Sunday, April 20, 2008

NSW Green Light For Hemp Nearly Finalized

New South Wales is set to smooth the path for farmers wanting to trial Hemp as a commercial crop. New measures to be put in place will allow farmers to trial Hemp without getting approval from the Health Department. A comprehensive article in the 'Northern Rivers Echo' explains the new rules and also provides an informative read about the many positives of commercial Hemp.

Unlike the cannabis smoked by 1 in 3 Australians, industrial Hemp has extremely low THC levels, but has a myriad of uses, including oil, paper and biofuel. The seed is highly nutritious and contains high levels of Omega - 3 and Omega-6 oils.

Happy Planet products has a good description. Here is an excerpt:

So omega-3 and omega-6 are essential to health. But why? Omega-3 (LNA) has been shown to protect against certain types of cancers and positively modify immune and inflammatory reactions. It has been demonstrated that renal, respiratory, cardiovascular, and dermatological conditions are improved by including omega-3 in the diet. Omega-6 (LA) can help protect against acne, loss of hair, poor blood circulation, and cardiovascular disease as well as liver, kidney and gallbladder problems. EFAs are also necessary for maintaining the structure of cell membranes and the permeability of the skin. Health Canada recommends that pregnant and lactating women increase their omega-3 intake as found in the equivalent of approximately 1 tablespoon of hemp oil per day.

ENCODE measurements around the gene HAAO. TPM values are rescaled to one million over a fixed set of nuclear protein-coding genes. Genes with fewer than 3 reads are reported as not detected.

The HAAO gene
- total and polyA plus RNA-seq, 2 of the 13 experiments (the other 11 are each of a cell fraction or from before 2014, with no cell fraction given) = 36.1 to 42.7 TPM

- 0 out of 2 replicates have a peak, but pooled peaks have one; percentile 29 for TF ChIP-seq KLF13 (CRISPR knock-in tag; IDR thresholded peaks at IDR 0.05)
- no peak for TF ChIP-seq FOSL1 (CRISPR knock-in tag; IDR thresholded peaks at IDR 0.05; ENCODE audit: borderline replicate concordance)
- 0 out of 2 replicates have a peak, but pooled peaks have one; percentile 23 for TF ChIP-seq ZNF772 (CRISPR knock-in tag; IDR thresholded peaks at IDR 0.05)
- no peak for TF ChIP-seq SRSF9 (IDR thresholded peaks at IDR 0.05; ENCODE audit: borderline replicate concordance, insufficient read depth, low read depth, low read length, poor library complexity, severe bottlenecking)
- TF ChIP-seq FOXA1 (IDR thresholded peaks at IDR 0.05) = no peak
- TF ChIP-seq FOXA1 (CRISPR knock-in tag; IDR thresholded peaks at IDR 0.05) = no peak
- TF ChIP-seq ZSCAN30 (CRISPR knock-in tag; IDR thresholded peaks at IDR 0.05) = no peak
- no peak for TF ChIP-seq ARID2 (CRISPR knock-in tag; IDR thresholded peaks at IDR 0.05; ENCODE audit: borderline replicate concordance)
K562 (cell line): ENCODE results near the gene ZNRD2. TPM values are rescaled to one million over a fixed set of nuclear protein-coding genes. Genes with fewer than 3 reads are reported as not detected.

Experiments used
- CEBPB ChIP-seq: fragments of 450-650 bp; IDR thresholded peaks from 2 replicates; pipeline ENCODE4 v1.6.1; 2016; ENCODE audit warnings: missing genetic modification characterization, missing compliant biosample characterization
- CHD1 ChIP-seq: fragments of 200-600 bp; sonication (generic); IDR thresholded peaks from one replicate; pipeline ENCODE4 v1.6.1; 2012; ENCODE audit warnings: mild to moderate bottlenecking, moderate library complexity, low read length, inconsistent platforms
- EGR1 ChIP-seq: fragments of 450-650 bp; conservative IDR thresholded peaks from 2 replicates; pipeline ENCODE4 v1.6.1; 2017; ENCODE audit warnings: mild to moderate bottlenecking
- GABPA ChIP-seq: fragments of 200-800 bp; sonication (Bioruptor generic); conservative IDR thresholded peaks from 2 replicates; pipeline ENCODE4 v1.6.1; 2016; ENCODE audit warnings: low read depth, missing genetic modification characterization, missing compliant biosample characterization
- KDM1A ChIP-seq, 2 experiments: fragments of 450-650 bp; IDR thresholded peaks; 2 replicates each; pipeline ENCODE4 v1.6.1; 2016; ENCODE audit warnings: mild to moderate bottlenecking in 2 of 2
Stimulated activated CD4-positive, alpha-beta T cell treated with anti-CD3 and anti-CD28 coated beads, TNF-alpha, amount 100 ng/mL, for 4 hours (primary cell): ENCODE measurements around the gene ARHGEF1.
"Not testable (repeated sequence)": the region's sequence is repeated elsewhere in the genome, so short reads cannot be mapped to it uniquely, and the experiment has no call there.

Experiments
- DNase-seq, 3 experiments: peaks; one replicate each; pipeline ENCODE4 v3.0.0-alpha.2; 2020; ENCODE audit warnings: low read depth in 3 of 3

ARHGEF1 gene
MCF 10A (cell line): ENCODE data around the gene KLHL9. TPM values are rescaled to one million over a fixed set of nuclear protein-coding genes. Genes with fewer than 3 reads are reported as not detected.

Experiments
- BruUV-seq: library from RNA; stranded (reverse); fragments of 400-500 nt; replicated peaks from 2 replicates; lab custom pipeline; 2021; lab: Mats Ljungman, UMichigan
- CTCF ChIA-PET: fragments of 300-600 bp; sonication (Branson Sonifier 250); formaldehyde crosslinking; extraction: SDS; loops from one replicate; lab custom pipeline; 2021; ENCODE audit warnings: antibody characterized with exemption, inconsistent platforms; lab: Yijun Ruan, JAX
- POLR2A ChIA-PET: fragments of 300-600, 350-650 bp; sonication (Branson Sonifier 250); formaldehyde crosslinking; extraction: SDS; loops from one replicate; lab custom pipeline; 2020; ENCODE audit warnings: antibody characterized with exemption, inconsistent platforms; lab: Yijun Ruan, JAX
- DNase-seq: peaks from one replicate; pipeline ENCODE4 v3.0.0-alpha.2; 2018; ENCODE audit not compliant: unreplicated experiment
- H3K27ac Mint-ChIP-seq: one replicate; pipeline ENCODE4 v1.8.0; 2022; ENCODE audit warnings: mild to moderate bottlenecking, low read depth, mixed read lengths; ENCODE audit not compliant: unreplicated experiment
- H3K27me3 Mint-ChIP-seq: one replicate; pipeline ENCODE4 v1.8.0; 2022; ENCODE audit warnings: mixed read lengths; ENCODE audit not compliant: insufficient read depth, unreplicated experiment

EFAs actually assist in the most basic of bodily operations, such as helping with the transfer of bioelectric currents from cell to cell and contributing to brain function and development. EFAs convert lactic acid (often responsible for aching muscles during heavy exercise) to harmless water and carbon dioxide.

EFAs are important precursors to eicosanoids that are required by energy and oxygen demanding tissues such as the brain, retina, adrenal and testicular tissues.

The metabolism of all these fats occurs in the liver. Fats must be converted into substances the body needs, used as energy, or ejected as waste. Enzymes, found only in raw and mainly unprocessed foods are used to change the structure of fatty-acids.

EFAs, because they become part of the structural components of cell membranes, also play an important role in the transfer of nutrients and wastes to and from the cell. The ability of EFAs to hold oxygen in our cell membranes helps to protect cells from toxins.

For the full story about NSW's new Hemp industry, check out the Northern Rivers Echo article.